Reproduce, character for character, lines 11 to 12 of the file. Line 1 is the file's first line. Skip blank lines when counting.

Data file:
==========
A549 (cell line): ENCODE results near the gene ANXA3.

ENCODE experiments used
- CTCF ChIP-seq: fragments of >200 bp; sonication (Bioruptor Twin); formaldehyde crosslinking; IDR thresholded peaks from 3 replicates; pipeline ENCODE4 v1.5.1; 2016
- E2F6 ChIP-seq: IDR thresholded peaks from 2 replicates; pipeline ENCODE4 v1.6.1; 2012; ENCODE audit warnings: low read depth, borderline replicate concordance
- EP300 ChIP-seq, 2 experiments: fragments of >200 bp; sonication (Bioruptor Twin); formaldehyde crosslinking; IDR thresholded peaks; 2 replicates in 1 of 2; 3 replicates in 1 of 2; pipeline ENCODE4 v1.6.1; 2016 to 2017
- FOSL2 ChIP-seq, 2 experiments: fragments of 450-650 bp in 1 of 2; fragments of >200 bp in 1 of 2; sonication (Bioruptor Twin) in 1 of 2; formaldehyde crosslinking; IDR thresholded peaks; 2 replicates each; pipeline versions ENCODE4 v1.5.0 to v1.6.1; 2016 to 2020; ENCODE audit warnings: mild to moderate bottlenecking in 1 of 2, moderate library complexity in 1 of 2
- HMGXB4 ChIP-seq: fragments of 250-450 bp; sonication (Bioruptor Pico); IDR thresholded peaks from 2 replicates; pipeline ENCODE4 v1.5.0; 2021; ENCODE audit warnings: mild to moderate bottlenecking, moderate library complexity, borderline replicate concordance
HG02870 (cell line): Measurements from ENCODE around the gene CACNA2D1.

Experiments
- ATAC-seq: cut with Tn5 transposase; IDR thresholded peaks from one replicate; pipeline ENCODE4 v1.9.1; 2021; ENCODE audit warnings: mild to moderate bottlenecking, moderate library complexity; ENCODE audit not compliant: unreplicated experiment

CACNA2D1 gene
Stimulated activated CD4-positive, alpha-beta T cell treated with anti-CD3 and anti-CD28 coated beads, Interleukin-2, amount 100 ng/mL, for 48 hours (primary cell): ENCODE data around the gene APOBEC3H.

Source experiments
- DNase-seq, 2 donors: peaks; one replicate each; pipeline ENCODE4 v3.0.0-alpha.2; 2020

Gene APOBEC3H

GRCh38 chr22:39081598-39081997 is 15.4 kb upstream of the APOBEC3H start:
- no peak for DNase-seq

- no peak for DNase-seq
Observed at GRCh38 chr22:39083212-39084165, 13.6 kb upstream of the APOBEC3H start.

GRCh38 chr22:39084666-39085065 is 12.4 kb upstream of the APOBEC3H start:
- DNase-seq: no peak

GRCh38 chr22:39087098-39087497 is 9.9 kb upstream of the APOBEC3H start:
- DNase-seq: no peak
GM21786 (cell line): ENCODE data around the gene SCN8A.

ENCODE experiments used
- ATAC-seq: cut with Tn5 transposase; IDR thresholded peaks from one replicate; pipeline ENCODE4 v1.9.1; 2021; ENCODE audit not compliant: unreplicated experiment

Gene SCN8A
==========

CACNA2D1 gene
Stimulated activated CD4-positive, alpha-beta T cell treated with anti-CD3 and anti-CD28 coated beads, Interleukin-2, amount 100 ng/mL, for 48 hours (primary cell): ENCODE data around the gene APOBEC3H.